Employer/Employee Relationship

If you work in the province of Ontario and the company falls under its jurisdiction, you may be covered under the Employment Standards Act, 2000. The Act sets minimum standards that an employer must follow, if it does not, you can file a claim with the Ministry of Labour. If you are still working for the company, you may be able to request that your name should not be disclosed. The Act protects you if you are exercising your rights.
 
You and the employer have a right to appeal officer’s decision within 30 days to Ontario Labour Relations Board. The Board’s decision is final and binding on both parties.
 
Sometimes, the employer wants the employee to work as an independent contractor because it is a simpler relationship and believes by doing so, it does not have to comply with the Act. Also, the employer does not have to make employer’s contribution for Canada Pension Plan and Employment Insurance. The employee sometimes agrees to it willingly and sometime not knowing its disadvantages. Many times, the employer requires the employee to incorporate a company and invoice it for services rendered. The employee may think that it will save on Federal and Provincial taxes by claiming expenses and paying the taxes himself/herself. Such an arrangement may be voided even if both parties had agreed to it if the facts of the case determine that such an arrangement is a sham and was designed to defeat the purpose of the Act.
 
Both the Federal and Provincial Legislation require that there is an employer/employee relationship if the following criteria are established:
 
(a)        Who has control on the activities of the employee? If the employer tells the employee where and when to work, it exercises control on the employee,
 
(b)        Who provides tools of the trade? If the employee performs his/her duties using employer’s tools, then it is likely, he/she is an employee. In some cases it may not be this simple, for example, a mechanic may be required to provide its own tools and yet he/she may be considered as an employee of the company.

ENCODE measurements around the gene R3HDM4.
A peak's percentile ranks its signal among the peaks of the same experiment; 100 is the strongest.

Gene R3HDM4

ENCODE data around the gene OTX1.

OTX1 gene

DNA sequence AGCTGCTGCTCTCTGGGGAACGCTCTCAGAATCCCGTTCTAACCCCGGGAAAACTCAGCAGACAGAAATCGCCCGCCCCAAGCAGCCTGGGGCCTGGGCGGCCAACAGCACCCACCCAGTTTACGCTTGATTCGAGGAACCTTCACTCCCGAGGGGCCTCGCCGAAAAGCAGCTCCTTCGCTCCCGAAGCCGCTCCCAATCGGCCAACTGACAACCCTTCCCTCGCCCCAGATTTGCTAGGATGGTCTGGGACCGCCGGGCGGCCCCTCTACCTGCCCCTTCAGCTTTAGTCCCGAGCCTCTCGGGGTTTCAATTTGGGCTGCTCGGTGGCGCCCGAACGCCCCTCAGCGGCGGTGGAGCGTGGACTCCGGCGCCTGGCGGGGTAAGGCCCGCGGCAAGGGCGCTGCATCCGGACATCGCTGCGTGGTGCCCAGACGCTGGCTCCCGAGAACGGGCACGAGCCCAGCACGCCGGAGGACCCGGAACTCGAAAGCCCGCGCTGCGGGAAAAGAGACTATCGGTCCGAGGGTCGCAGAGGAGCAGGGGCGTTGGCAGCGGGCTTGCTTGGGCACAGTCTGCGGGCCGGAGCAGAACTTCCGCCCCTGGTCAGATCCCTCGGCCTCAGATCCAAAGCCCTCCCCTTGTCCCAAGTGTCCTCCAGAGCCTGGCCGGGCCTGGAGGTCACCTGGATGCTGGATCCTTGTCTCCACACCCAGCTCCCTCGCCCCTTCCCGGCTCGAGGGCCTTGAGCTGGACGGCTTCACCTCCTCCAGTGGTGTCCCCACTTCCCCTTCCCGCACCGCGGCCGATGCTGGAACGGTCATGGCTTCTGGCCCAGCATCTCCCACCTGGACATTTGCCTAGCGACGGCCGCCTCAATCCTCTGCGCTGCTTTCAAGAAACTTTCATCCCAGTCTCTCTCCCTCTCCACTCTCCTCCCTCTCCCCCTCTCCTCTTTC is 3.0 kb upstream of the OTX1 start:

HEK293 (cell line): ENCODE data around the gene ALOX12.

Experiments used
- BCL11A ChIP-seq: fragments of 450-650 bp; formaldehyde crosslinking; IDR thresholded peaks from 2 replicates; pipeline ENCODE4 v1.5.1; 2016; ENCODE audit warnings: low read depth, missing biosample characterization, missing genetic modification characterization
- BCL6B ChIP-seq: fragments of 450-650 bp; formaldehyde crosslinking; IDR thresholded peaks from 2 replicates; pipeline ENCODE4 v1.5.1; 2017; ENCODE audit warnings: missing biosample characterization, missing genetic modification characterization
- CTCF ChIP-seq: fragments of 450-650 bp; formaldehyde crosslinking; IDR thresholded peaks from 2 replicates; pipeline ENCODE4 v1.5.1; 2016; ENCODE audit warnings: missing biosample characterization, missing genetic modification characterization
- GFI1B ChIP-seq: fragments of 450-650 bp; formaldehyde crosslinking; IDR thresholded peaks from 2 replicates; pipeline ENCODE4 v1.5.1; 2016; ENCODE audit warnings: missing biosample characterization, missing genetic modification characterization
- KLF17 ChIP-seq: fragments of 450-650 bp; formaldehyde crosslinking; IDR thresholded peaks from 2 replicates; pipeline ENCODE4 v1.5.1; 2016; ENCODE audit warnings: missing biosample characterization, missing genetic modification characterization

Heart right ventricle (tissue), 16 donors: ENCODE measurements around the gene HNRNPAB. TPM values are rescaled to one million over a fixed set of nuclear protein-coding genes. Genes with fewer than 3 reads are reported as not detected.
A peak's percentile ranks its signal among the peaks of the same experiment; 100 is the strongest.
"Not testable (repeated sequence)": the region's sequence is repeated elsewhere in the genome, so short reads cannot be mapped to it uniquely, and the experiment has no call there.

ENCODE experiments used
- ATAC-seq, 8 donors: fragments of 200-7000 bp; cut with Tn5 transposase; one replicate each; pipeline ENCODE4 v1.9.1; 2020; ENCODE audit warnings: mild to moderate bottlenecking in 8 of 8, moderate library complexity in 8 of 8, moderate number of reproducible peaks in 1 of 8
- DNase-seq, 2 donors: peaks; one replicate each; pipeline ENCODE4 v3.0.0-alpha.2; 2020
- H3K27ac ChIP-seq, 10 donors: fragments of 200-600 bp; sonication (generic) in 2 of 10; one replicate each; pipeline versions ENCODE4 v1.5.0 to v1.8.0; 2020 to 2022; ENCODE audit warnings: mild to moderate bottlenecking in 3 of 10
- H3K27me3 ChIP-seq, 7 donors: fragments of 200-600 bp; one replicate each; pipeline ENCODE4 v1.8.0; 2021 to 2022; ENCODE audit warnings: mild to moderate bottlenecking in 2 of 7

(c)         Chance of Profit? Did the employee invest money in the business? If so, he stands to gain from investment. If the investment he made simply consisted of his labour. In such a situation, his gain is based on the hours of his labour and he is likely an employee rather than an independent contractor.
 
(d)        Risk of Loss? When an individual does business, he/she invests more than the labour in the business and thus may take a risk of loss. If there is no risk of such a loss, he/she may not be an independent contractor.
 
(e)        Was the employee an integral part of the organization? If so, he/she is probably an employee.

This information is only provided to guide you about your entitlements under the Employment Standards Act, 2000 and should not be considered as a legal advice.

This article is provided by Rajinder K. Batra, who is a retired Employment Standards Officer with the Ministry of Labour with 15 years experience in these matters.

If you have any questions regarding your employment, please contact the writer by e-mail at esaconsulting@hotmail.com

If you don’t have access to e-mail; you can fax your question at (905) 331-1805.

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1 Comment

  1. Business owners are typically concerned about protecting their brand, name, territory, affiliations, employees, customer lists, technology, amongst a host of other items that may give them a competitive advantage in their industry. To protect these valuable items, companies often require their employees to sign a written employment agreement, or severance agreement, that includes: a confcomment_IDentiality clause, non-solicitation clause, and in some cases a non-compete clause.

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